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Games in EAP

March 4, 2011 3 comments

Like many who came into EAP through the TEFL route, I was rather relieved when I finally started teaching in a proper faculty where students weren’t always saying “Teacher, can we play a game?” All those fun TEFL activities can get a bit wearing after a while. Then there are those who come into EAP through the Freshman Composition route, who are probably wondering why anyone would be playing games with (almost) grown adults. Either way, games are something we associate more with elementary language learning than with academic English. When I moved from our university’s preparatory school to help found the impressively-titled Faculty Academic Support Team (now FAE), I thought, “OK, no more realia, no more cutting up cardboard, and no more games.”

How wrong I was. The games started creeping back, partly because often you have to find something to fill the last ten minutes of a class, but mainly because I’m essentially a playful person. At the very least, I wanted to indulge in a word game or a trivia quiz from time to time. Then along came content-based instruction, and before long I found myself designing and teaching ENG 102: The Philosophy and Psychology of Games. Now you can’t very well teach a course like that and not play games, and as it happened, I was playing ring-a-ring-of-roses in the first lesson simply because Wittgenstein mentions it in the famous passage about games in Philosophical Investigations, and playing it was the easiest way to explain it. Later, when the weather improved, we ended up outside playing tag, stick-in-the-mud and the like. If you can do that in an EAP course, you can do anything.

Now I’m teaching this course for the third time, and I’m still trying to come up with ways to integrate games into the lessons, and, what interests me in particular, to make learning more game-like. I’ve been watching various videos at sites like TED.com (some of which came out of my students’ references pages for their term papers) and there is a clear message coming across: the more you can make education like game-playing, the more students will learn, and that goes for both syllabus content and general personal development. Games have certain features which facilitate learning as well as enjoyment, notably clear objectives (e.g. kill orcs), constant feedback (you have killed 8 out of 10 orcs), frequent but variable rewards (loot from dead orcs) and improved self-esteem (you are the orc-killer!). What I would really like is a situation where, as one gamer put it, “every time you learned something important, gold light shot out from your body,” but that won’t be practical until I make a lot more progress with our OpenSim server. In the mean time, what I can do is “gamify” some ordinary classroom activities, to provide, as Spike puts it in Buffy the Vampire Slayer, “a little less ritual and a little more fun.”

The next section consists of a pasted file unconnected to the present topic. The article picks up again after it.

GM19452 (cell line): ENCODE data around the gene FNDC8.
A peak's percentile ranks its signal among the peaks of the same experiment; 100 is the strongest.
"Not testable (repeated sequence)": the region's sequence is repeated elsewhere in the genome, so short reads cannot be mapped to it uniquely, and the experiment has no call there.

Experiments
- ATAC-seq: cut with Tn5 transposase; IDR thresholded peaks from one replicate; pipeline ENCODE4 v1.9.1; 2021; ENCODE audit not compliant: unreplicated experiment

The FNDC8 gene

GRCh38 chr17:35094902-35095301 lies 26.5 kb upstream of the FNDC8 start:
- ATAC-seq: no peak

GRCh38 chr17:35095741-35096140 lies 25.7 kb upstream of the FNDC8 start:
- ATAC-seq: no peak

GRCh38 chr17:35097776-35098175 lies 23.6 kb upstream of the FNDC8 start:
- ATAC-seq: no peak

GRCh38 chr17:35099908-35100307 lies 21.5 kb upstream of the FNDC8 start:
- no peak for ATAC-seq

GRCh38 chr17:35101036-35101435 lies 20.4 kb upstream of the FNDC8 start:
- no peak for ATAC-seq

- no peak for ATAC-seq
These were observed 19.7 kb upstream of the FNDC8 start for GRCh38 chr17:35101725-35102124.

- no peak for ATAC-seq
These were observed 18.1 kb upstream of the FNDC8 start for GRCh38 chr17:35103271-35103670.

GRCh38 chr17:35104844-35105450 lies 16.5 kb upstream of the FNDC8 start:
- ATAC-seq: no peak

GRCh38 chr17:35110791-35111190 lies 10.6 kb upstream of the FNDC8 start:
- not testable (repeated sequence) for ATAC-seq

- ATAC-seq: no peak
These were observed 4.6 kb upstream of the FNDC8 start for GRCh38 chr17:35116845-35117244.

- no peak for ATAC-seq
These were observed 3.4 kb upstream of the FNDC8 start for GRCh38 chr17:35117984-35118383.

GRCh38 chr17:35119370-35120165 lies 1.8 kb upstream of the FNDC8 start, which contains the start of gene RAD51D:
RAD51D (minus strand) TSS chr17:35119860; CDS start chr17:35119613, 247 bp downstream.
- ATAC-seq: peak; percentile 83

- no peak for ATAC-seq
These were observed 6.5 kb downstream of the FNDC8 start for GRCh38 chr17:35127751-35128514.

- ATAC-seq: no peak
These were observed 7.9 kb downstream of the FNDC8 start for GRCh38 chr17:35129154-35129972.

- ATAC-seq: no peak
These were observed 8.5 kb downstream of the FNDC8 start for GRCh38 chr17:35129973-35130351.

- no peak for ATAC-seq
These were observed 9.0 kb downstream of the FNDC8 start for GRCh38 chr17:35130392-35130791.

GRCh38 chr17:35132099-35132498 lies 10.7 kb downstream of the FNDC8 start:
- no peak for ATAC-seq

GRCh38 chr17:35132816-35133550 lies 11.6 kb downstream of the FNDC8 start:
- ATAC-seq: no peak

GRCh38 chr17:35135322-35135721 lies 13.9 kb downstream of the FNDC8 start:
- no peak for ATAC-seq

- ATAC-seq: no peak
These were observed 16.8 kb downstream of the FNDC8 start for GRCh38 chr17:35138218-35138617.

To give an example, I have just concluded a series of six fifty-minute lessons based around one journal article (“Games Children Play“). Two of those involved a vocabulary “game” that was really just a bog-standard vocabulary exercise dressed up to look like a game – and because this was a course about games, I confessed this. I’d picked words out of the text (vocabulary used to comment on research) which would be used in a cloze exercise. So far, so dull. To provide an element of competition, I had the students do it in groups, awarding points for finding the correct word, and rather fewer points for words which weren’t in the text but still more-or-less fit in the sentence. At this point, we still do not have a game, though, since “games” which only involve competition (like most Olympic events) are not so much games as, well, competitions. What really made it a game was handing each team a set of playing cards: by surrendering a card, they could get a clue about the target word in the question corresponding to the card (since I only had ten questions, I missed out the court cards). It took a fair amount of tweaking the scoring system to get students to surrender a suitable number of cards (I settled on 6 points for the correct word, 3 for a possible word and 1 bonus point for each card left in their hands) but again, since we were talking about games, I could be explicit about this. The point is that in addition to straightforward task performance, you have an element of strategy (however basic) and risk-taking, and that is something which is often lacking in classrooms. Occasionally I toy with the idea that some students copy, turn up to class as late as they can without being marked absent or write entire term papers the day before the deadline just to provide an element of risk. Wouldn’t it be great if, as you handed your last assignment to the professor, you could say “OK, double or nothing”?

Anyway, I have to stop blogging and play Lord of the Rings Online do some work, so I’ll leave you with some of the videos I mentioned.

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Categories: Classroom